As I say, detail for the persnickety perfectionist, here. :-)
Put the box grater onto a piece of wax paper, a plate would work too.
While grating the butter, use the wrapper, otherwise your warm hand will melt the butter, making that silly stick of butter all slippery and hard to manage!
And besides, we remember this, right?
Hot Oven + Cold Butter = Extra-Good Biscuits!
And voila! Grated butter, all cold and ready for extra-good biscuits!
Do check the inside of the grater and scrape out what's there.
Need to step away for a minute? Go ahead, just put the grated butter into the freezer (best) or refrigerator (this works too).
Working quickly, use a fork (a big meat fork seems to work best) to toss together the grated butter and flour, the idea is to lightly coat every piece of butter with flour. Once it's tossed quite a bit, you might need to get in there with your fingertips to gently and deftly separate and break up large clumps of butter that remain.
Why use a fork if you're going to use your hands in the end? The whole idea is to keep the butter as cold as possible. Because, why? Oh yeah. Somethin' about Extra Good Biscuits, a Hot Oven and Cold Butter. I'm nothin' if not consistent. :-0
The butter-flour mixture should look something like this.
Need to take a break? No problem. Just put the butter-flour mixture into the freezer or refrigerator. Even a couple of minutes makes a difference.
Still working quickly, make a well in the Butter-Flour mixture. Give the Buttermilk-Egg mixture another quick whisk, then pour it into the mixing bowl.
Still working quickly, use the fork to gently work the wet and dry ingredients together, it should come together quite quickly and it's definitely not necessary to completely mix the dough.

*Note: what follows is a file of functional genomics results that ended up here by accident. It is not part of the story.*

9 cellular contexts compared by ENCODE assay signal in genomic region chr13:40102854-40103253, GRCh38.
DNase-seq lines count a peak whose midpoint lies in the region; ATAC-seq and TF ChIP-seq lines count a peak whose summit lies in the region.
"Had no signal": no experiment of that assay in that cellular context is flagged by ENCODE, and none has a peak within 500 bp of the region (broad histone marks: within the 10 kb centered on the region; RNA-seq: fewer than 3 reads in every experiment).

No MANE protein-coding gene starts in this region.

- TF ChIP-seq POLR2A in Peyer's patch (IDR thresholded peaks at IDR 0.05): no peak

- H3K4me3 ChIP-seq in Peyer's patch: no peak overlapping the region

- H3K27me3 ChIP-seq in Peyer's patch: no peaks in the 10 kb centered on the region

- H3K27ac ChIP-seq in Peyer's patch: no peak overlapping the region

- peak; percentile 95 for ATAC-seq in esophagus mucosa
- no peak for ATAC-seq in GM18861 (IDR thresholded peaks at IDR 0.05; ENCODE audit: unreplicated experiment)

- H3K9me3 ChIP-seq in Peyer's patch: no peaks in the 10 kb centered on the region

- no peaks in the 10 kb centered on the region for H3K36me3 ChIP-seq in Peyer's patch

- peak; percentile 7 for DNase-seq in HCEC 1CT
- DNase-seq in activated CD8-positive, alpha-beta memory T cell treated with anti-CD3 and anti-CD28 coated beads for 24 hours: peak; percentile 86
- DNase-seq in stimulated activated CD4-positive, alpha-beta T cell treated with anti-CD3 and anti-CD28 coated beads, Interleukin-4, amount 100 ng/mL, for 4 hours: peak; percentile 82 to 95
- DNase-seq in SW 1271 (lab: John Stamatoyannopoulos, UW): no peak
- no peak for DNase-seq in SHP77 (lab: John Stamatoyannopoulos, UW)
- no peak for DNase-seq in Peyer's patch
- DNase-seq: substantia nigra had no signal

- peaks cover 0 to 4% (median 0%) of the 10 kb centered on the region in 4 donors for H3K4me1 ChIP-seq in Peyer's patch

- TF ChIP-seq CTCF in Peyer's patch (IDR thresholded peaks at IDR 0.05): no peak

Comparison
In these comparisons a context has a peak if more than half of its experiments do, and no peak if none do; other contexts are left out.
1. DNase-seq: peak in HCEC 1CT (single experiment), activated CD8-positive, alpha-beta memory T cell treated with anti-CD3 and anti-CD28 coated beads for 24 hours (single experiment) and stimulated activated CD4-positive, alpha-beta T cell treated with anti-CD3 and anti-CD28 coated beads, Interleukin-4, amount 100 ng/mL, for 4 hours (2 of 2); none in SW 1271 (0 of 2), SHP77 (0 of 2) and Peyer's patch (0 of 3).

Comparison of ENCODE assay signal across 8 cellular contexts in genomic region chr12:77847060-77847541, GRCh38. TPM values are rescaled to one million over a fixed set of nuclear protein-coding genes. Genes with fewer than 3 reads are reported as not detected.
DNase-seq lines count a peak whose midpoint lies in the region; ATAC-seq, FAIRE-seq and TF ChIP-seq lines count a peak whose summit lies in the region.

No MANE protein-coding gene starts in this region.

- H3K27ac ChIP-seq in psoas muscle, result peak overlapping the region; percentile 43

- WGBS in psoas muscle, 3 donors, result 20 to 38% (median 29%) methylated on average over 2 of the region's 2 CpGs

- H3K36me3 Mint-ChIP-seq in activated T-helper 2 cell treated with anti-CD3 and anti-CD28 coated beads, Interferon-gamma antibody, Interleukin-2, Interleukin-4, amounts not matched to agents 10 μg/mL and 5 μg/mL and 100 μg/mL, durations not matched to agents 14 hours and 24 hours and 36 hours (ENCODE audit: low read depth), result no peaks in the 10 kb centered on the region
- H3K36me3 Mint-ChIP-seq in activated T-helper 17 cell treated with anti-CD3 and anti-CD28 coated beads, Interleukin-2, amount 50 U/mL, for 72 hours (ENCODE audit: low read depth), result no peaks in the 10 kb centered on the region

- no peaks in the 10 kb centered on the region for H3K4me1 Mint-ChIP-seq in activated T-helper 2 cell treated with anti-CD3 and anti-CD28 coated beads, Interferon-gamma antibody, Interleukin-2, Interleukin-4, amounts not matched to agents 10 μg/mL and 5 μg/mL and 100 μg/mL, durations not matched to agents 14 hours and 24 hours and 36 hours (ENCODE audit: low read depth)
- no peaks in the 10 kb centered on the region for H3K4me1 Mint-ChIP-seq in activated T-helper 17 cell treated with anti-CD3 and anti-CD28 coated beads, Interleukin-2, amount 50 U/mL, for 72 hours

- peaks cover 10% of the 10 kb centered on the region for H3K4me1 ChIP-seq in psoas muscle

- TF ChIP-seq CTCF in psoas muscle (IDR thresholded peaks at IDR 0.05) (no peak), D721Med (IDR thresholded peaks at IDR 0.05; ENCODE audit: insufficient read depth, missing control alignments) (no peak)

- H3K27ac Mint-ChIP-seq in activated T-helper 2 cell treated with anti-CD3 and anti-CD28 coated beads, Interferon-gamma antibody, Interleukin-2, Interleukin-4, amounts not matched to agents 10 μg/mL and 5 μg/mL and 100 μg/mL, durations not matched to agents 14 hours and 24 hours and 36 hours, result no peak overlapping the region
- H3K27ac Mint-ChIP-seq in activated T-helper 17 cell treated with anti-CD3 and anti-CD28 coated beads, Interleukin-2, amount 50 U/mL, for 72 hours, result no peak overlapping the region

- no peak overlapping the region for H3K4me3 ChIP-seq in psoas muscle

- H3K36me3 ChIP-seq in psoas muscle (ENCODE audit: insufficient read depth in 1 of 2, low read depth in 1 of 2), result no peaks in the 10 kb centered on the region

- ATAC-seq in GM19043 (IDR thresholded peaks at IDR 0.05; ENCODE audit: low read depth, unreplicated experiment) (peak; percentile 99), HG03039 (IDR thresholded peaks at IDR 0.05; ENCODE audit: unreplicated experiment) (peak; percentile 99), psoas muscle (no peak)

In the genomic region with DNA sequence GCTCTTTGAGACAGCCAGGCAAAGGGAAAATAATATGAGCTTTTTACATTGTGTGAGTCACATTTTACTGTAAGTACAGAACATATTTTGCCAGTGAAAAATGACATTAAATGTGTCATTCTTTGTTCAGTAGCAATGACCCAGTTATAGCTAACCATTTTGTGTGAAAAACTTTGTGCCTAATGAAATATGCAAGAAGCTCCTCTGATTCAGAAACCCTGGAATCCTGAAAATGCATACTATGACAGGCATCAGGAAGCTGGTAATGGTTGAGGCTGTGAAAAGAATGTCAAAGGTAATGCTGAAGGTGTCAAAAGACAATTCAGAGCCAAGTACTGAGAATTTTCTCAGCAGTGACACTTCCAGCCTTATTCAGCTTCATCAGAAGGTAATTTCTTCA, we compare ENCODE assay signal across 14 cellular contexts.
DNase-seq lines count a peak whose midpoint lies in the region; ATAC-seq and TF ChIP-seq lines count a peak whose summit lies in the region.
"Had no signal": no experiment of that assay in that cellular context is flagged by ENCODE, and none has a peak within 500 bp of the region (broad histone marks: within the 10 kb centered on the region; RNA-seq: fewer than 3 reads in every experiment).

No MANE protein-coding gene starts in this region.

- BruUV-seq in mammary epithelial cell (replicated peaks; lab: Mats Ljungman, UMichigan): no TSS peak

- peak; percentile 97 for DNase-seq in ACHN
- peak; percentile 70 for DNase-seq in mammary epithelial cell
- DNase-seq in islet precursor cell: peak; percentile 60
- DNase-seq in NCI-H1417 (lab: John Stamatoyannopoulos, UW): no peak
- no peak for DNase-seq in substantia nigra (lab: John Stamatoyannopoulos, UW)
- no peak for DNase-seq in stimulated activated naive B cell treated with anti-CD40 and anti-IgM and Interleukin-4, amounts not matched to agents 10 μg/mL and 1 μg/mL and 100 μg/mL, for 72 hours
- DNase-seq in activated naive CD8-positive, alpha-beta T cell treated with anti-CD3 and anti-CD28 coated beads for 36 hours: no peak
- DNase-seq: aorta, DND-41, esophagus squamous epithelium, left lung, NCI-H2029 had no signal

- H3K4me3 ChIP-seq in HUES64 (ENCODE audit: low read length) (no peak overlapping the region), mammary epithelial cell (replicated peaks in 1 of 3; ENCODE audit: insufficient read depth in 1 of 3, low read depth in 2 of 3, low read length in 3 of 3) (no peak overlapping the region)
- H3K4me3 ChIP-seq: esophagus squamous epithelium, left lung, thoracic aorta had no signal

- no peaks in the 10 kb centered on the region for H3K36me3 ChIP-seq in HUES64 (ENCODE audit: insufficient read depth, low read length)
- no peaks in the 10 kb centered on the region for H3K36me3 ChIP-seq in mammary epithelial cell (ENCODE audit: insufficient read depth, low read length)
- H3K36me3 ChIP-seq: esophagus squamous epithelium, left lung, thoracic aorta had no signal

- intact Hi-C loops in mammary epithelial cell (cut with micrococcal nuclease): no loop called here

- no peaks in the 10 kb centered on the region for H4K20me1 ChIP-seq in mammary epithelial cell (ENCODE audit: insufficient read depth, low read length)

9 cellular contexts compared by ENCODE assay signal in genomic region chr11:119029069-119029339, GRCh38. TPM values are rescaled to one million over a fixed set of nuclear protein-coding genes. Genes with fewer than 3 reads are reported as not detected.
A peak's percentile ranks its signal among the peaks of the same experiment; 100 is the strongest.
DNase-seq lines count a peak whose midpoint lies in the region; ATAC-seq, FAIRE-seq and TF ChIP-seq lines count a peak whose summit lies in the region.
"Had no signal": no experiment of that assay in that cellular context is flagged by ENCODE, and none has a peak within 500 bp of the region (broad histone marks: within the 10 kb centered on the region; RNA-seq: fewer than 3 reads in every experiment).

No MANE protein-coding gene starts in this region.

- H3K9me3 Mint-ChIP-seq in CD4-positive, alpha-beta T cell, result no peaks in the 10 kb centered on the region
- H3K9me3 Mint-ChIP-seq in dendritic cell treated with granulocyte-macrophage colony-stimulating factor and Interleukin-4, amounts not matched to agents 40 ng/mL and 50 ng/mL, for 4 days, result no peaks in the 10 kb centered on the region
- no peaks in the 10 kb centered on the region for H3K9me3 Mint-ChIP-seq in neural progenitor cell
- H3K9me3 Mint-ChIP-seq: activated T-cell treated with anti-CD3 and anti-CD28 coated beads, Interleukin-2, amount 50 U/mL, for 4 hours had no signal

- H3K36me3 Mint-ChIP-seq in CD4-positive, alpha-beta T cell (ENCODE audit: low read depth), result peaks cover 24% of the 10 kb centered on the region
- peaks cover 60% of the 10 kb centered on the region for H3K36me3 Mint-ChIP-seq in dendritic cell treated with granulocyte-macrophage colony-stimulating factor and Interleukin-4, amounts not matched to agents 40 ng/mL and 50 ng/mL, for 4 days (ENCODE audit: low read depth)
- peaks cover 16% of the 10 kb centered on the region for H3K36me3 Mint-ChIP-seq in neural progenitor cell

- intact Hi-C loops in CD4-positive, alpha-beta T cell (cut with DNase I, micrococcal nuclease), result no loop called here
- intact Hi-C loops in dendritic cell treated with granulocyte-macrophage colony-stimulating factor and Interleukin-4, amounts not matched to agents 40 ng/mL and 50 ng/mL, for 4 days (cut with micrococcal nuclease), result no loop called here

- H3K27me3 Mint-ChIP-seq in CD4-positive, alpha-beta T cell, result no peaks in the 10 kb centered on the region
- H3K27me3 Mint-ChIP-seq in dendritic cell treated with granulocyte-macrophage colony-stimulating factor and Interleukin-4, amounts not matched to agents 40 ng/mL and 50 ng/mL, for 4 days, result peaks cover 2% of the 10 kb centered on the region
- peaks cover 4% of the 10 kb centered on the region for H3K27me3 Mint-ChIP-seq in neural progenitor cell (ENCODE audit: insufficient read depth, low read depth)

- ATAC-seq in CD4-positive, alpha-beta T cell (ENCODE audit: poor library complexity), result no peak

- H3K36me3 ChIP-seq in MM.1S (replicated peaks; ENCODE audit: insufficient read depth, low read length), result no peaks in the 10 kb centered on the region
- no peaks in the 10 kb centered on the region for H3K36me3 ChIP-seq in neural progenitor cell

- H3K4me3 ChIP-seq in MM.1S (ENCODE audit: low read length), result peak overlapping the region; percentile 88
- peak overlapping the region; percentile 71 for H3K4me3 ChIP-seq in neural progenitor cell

Here's where recipes always say to not "overwork" the dough, to make sure the biscuits stay tender. But in practice, what in heck does that mean?
Work to gently "lift" the ingredients together instead of pressing them together. Working from underneath also means you can incorporate even more of the flour that tends to collect in the bottom of the bowl.
Work to do this in as few stirs as possible, it's okay if not all the flour is worked in.
All it takes is a light dusting of flour, really. You can always add a little more, really. Use a "fairy duster" if you like although that might just be showing off unless, like me, you are into pie crust, cutout sugar cookies scones and biscuits.
What you don't want is to use so much flour on the counter that it doesn't work into the dough. If there's the cut biscuits are dusty with visible flour, be sure to brush it off, I use a soft silicone brush.
Turn the dough out onto the counter. I'll admit, it doesn't look like much – hard to imagine extra-good biscuits coming from that floury pile!
That's more like it! But how did we get from there (two photos above) to here (the photo above)? Please know, this is the step to pay most attention to, it's the one place where it is so-so easy to overwork the dough.